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Bible Commentaries

Layman's Bible Commentary

Isaiah 22

Verses 1-14

Exultant Jerusalem in 701 B.C. (22:1-14)

This oracle is given the enigmatic title, “concerning the valley of vision.” The identity of this valley is unknown; the title is taken from verse 5. The prophecy, however, concerns a people who are shouting with joy from the housetops (vss. 1-2) and are enjoying great feasting and drinking, heedless of the consequences, saying: “Let us eat and drink, for tomorrow we die” (vs. 13). To Isaiah this conduct is unrealistic and inexcusable:

For the Lord God of hosts has a day of tumult and trampling and confusion” (vs. 5). That is, the people of Jerusalem are joyous over something that has happened, while the prophet thinks that instead there should be “weeping and mourning” (vs. 12), for although the Day of the Lord has not yet fallen it will surely come (vs. 14).

In the time of Isaiah the one historical moment when these words would have their proper context would appear to be in the year 701 b.c., when King Hezekiah had saved Jerusalem from destruction by paying a very heavy tribute to Sennacherib after the latter’s capture and reduction of the fortified cities of Judah. This is made more explicit in the reference to the military preparations for siege described in verses 8b-ll. “The House of the Forest” was the armory built in Jerusalem by Solomon (1 Kings 7:2; 1 Kings 10:17). The reference to the reservoir between the walls refers to the new provision for water supply within the city fortifications, to which a long tunnel was cut through the rock from the Gihon spring (see 2 Kings 20:20). This, the Siloam tunnel, is still in Jerusalem, where it provides an adventure for tourists who walk through.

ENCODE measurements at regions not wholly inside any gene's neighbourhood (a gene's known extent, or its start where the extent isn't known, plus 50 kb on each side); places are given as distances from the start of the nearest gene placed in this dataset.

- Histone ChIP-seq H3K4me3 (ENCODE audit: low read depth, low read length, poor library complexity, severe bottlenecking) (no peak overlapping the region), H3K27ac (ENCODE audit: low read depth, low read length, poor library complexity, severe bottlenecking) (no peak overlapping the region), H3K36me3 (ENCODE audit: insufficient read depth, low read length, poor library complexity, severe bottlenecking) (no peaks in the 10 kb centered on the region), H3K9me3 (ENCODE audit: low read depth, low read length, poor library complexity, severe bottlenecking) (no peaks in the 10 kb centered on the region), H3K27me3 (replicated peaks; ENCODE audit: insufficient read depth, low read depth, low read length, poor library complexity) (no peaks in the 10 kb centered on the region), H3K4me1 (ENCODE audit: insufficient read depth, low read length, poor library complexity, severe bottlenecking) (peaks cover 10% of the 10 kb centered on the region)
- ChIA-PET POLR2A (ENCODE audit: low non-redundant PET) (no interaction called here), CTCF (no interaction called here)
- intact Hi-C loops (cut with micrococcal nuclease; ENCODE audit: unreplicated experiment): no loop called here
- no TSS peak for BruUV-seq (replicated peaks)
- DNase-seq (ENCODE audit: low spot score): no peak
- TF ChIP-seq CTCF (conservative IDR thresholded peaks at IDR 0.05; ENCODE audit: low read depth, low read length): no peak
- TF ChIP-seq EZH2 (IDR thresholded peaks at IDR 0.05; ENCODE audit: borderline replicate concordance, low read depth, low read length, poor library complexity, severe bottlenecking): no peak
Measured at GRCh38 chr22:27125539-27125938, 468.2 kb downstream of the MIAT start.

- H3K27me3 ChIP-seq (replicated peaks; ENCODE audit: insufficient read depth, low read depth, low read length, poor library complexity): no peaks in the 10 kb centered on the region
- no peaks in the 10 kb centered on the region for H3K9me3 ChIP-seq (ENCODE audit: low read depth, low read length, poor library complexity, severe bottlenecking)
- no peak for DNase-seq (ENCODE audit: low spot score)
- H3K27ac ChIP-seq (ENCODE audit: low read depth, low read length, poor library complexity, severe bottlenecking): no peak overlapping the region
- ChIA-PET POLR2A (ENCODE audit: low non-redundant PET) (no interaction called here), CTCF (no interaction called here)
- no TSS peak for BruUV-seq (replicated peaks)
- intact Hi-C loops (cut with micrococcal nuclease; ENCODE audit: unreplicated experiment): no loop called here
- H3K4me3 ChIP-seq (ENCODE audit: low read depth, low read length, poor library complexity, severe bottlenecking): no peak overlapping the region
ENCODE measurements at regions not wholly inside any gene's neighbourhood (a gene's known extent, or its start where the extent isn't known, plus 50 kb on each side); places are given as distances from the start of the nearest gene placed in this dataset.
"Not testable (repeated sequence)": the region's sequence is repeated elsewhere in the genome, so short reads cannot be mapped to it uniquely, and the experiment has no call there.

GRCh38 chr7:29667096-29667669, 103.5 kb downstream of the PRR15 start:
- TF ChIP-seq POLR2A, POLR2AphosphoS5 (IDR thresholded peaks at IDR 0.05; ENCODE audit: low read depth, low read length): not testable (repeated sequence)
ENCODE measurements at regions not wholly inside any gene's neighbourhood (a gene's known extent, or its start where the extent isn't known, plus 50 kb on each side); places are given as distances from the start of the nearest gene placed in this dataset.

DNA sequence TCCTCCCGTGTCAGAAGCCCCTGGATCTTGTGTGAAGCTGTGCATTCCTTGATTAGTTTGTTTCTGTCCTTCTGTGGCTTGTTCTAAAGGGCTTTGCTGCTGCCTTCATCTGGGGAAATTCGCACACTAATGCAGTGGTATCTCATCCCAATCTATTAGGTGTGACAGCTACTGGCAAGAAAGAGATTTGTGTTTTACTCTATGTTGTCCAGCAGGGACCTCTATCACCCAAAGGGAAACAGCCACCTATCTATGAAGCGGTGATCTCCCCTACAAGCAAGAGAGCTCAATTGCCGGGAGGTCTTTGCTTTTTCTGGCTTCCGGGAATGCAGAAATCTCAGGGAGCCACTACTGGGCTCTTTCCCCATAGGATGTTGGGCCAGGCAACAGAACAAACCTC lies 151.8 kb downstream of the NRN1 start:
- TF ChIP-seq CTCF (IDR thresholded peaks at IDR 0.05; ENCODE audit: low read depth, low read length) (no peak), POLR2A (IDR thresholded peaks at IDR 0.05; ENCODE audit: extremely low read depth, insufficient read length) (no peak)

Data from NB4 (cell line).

Verses 15-25

Prime Minister Shebna of Jerusalem Condemned

(22:15-25)

This exceptionally interesting passage does not really belong among the prophecies against foreign nations, as is also the case with verses 1-14. The prophecy concerns the steward Shebna who bears the title “over the household.” That was the official title of the vizier or prime minister of the government in Jerusalem, the chief executive of the country after the king. It is a title that was also borne by Joseph in Egypt (Genesis 41:40), and it has been convincingly argued that both the title and office in the Jerusalem government were in some degree modeled on the office in Egypt. What precisely the offense of Shebna was we do not know. He was hewing out a tomb for himself, and he is condemned by Isaiah as a bad man who is to be thrust out of his office. It is highly probable that this tomb has actually survived in the cliffs by the modern village of Silwan, directly across the valley from where the old city of David once existed south of the present sacred area in the old city. Isaiah tells Shebna that a man named Eliakim will be his replacement in office; and he indeed it is who in the crisis with Sennacherib is in charge of negotiations (36:3, 11, 22; 37:2). Verses 20-24 give an important picture of the nature of the office and the authority attached to it. Verse 25 is an appended passage which seems to suggest that in due course Eliakim was also removed from office, but the verse is by no means clear. It is a later addition to the earlier prophecy.

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Bibliographical Information
"Commentary on Isaiah 22". "Layman's Bible Commentary". https://www.studylight.org/commentaries/eng/lbc/isaiah-22.html.